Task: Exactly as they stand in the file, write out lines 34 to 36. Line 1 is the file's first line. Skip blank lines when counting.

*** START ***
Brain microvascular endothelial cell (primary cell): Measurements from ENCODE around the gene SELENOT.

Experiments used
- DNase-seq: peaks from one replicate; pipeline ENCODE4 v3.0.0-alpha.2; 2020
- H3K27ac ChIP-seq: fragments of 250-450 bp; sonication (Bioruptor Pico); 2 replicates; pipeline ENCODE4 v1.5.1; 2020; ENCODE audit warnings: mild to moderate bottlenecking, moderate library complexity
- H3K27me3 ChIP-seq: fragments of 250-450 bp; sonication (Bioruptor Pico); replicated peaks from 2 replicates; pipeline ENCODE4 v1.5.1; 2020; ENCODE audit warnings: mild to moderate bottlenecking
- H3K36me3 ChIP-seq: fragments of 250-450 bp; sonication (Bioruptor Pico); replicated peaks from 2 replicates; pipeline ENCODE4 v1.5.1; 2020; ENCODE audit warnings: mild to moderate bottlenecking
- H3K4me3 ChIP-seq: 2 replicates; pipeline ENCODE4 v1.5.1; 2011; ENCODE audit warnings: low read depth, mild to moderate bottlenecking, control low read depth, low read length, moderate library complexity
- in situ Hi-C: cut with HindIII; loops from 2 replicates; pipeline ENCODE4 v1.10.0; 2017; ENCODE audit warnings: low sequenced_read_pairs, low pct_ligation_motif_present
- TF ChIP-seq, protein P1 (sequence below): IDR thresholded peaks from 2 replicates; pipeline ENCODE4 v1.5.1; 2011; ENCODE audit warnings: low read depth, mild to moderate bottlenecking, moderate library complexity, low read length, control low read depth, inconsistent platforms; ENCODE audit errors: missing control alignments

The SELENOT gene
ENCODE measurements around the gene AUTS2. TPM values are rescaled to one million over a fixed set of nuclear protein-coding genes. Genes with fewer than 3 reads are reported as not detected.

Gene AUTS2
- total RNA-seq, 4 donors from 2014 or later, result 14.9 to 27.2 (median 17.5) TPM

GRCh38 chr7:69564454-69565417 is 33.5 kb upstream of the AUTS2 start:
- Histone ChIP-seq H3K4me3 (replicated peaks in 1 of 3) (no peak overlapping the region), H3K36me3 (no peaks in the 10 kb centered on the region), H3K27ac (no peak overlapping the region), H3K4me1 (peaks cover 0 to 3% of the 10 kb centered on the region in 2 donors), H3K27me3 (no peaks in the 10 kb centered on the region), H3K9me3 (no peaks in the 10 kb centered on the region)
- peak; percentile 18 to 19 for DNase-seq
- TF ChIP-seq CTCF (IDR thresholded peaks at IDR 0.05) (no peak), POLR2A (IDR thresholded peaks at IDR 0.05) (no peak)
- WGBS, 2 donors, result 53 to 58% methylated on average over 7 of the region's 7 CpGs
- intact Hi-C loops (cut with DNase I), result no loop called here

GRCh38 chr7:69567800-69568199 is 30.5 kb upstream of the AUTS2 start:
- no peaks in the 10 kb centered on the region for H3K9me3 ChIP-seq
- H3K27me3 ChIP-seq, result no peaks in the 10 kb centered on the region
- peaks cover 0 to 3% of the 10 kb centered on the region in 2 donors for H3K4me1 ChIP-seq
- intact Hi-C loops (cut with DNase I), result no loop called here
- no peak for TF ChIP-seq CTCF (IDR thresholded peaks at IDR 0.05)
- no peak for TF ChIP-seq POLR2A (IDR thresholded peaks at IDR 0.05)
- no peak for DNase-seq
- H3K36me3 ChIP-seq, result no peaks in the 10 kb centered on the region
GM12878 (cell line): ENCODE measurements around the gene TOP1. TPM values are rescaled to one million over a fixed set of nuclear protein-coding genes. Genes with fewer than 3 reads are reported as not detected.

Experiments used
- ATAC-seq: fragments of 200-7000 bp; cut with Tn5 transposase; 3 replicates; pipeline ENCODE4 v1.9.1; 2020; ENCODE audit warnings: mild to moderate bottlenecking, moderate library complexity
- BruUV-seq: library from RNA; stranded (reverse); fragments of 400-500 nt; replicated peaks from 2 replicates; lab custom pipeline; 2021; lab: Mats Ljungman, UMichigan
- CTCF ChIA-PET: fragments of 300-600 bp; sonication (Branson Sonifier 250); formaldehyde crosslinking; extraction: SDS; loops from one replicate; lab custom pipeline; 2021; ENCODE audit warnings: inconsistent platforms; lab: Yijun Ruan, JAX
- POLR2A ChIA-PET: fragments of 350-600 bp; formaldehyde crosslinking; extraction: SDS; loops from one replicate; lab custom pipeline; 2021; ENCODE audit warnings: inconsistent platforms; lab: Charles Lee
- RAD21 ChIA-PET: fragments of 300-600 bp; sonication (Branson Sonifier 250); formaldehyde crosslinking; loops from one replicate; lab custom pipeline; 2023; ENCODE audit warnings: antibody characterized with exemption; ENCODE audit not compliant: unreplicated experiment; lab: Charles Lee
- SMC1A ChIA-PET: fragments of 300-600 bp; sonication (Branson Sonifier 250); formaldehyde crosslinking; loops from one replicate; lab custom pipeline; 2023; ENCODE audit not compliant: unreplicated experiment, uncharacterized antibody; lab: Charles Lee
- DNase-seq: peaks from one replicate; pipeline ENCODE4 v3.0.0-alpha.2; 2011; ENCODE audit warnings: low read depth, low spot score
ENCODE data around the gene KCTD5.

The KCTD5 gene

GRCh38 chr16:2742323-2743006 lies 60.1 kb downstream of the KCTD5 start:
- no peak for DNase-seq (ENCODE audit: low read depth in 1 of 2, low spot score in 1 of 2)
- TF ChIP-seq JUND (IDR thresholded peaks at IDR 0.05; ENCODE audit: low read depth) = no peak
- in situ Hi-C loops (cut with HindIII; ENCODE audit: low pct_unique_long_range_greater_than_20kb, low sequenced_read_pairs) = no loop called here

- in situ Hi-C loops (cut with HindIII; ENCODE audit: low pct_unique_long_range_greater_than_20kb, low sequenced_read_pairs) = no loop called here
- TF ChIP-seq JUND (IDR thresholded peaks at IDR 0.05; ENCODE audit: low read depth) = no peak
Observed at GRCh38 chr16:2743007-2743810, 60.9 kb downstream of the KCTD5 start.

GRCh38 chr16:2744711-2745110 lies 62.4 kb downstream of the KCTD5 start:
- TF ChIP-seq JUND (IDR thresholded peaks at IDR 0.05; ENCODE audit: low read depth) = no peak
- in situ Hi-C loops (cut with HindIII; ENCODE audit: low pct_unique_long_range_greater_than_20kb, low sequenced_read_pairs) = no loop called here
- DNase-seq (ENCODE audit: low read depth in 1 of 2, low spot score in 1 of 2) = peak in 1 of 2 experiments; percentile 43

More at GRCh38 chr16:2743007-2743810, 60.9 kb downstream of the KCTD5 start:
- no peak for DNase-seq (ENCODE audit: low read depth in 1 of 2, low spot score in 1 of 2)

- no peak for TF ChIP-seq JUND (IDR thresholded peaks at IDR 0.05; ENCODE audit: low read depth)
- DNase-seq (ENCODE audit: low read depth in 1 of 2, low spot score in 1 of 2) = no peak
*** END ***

- POLR2A ChIA-PET: fragments of 350-600 bp; formaldehyde crosslinking; extraction: SDS; loops from one replicate; lab custom pipeline; 2021; ENCODE audit warnings: inconsistent platforms; lab: Charles Lee
- RAD21 ChIA-PET: fragments of 300-600 bp; sonication (Branson Sonifier 250); formaldehyde crosslinking; loops from one replicate; lab custom pipeline; 2023; ENCODE audit warnings: antibody characterized with exemption; ENCODE audit not compliant: unreplicated experiment; lab: Charles Lee
- SMC1A ChIA-PET: fragments of 300-600 bp; sonication (Branson Sonifier 250); formaldehyde crosslinking; loops from one replicate; lab custom pipeline; 2023; ENCODE audit not compliant: unreplicated experiment, uncharacterized antibody; lab: Charles Lee